Amid pushback from providers, CMS on Wednesday released its first-ever overall hospital quality star ratings on Medicare's Hospital Compare website.
The agency originally planned to release the overall hospital quality star ratings in April. However, CMS delayed the ratings' publication in response to providers' and lawmakers' concerns about the ratings' methodology.
The overall star rating is based off of 64 quality measures from seven categories: mortality, safety of care, readmissions, patient experience, effectiveness of care, timeliness of care, and efficient use of medical imaging. Hospitals reported the data to CMS through the Hospital Inpatient Quality Reporting Program and the Hospital Outpatient Quality Reporting Program. CMS then used a clustering algorithm to assign hospitals a star rating on a one-to-five scale.
Only hospitals that have reported at least three measures within at least three categories, including one outcome group, are eligible for an overall rating.
Patients can see the ratings when they search for hospitals on the Hospital Compare website.
Screenshot of overall hospital star rating
When users scroll over the information symbol near the overall rating, they see a disclaimer that states the rating is based on "common conditions that hospitals treat" and may not reflect hospital performance on more complex conditions. The disclaimer advises patients to "discuss the results of the overall ratings with [their] physician or health care provider to determine the right hospital for [their] care."
According to CMS, the new "overall rating supplements the star ratings currently posted for hospitals" based on patient experience survey data. CMS has posted patient survey summary star ratings since April 2015.
Out of 3,662 hospitals eligible for a rating:
- 102 hospitals earned a five-star rating;
- 934 hospitals earned a four-star rating;
- 1,770 hospitals earned a three-star rating;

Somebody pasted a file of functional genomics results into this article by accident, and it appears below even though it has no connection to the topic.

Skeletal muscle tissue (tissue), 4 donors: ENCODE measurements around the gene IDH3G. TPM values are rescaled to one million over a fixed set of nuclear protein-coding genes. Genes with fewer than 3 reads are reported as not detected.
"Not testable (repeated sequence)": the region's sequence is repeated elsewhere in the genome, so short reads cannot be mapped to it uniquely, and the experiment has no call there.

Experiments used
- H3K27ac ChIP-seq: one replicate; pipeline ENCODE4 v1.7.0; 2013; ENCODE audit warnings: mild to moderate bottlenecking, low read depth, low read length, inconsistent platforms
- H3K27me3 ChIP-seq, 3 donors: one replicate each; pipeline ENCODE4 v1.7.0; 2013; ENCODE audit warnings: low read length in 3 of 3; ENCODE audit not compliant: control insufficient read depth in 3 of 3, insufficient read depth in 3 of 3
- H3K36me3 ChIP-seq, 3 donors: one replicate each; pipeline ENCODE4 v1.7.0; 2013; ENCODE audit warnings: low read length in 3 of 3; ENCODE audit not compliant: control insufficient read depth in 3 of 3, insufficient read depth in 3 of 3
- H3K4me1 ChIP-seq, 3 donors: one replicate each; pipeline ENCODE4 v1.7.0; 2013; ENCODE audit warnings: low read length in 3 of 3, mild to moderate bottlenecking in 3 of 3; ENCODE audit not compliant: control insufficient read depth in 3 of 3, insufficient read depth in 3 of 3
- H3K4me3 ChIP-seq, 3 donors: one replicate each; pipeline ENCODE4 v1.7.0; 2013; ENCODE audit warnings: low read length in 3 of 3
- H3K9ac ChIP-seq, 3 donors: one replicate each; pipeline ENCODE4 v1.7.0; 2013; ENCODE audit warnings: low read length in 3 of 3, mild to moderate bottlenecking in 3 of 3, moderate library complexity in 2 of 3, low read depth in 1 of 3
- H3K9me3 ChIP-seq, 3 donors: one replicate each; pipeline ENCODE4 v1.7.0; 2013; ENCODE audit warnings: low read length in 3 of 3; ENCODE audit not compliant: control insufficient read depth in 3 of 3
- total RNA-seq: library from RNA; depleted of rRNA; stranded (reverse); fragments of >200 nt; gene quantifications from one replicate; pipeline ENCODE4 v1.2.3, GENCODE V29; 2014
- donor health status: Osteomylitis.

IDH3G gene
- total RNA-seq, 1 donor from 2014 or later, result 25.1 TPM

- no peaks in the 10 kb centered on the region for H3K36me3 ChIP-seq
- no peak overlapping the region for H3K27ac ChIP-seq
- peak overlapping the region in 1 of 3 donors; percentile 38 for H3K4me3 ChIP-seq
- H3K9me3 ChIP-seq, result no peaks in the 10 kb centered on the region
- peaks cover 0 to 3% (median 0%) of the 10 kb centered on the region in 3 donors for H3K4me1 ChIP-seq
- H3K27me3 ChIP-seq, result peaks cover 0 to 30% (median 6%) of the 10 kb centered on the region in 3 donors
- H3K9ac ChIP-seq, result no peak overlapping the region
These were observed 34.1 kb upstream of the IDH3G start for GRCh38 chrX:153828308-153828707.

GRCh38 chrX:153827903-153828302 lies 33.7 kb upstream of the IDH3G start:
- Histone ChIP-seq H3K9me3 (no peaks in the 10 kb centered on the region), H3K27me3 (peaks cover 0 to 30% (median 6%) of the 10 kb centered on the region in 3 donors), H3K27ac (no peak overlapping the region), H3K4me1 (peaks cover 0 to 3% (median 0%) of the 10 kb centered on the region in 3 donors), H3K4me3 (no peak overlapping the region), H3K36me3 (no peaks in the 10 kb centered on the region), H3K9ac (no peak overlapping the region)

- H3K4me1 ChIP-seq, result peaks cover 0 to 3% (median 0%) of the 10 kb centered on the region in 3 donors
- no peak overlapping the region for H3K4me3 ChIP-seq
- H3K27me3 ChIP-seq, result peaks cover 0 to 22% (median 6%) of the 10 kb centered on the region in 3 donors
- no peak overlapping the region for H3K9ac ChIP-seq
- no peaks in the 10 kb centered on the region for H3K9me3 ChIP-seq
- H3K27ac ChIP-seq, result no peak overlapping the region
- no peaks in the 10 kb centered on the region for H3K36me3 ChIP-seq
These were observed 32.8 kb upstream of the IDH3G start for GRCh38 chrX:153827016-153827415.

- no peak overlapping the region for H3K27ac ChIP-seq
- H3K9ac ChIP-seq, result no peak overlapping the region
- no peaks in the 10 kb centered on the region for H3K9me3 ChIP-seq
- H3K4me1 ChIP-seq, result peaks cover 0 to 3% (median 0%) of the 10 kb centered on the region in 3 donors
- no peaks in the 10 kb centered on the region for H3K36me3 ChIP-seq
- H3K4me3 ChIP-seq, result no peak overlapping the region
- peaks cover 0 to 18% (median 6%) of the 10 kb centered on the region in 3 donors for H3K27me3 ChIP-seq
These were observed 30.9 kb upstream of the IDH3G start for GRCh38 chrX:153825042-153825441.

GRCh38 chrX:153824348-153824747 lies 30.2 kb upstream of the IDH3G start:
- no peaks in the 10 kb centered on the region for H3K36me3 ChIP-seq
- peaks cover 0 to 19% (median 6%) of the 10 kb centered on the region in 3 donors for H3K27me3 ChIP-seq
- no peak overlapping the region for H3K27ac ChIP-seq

- 723 hospitals earned a two-star rating; and
- 133 hospitals earned a one-star rating.
CMS did not assign star ratings to 937 hospitals because they "did not meet the minimum measure/group reporting thresholds."
Few of the nation's best hospitals—as rated by sources such as U.S. News & World Report—received five stars, according to Kaiser Health News. Instead, many relatively obscure or highly specialized hospitals received the top ratings. A preliminary analysis by Medicare also found that teaching hospitals and hospitals with large numbers of low-income patients tended to score lower.
Some industry groups criticized CMS for not further delaying the ratings. In a statement, American Hospital Association (AHA) President Richard Pollack said AHA was "disappointed" that CMS decided to release the ratings, warning that the methodology was over-simplified and could "unfairly penaliz[e] teaching hospitals and those serving higher numbers of the poor."
Federation of American Hospitals President and CEO Chip Kahn said in a statement, "The new hospital star ratings fall short and are not ready for primetime." He said the methodology for the overall star ratings "does not recognize the often significant differences between large and small hospitals, teaching and non-teaching, and those hospitals providing care in underprivileged areas."
Kate Goodrich, director of the Center for Clinical Standards and Quality at CMS, in a blog post wrote that the agency "received numerous letters from national patient and consumer advocacy groups supporting the release of these ratings because [the ratings system] improves the transparency and accessibility of hospital quality information."
Goodrich also addressed stakeholder concerns, writing that CMS "will continue to work closely with hospitals and other stakeholders to enhance the Overall Hospital Quality Star Rating based on feedback and experience" (CMS overall rating report, accessed 7/27; CMS methodology, accessed 7/27; Whitman, Modern Healthcare, 7/27; Goodrich, CMS blog, 7/27; Rau, Kaiser Health News, 7/27; CMS fact sheet, 7/27; FAH release, 7/27).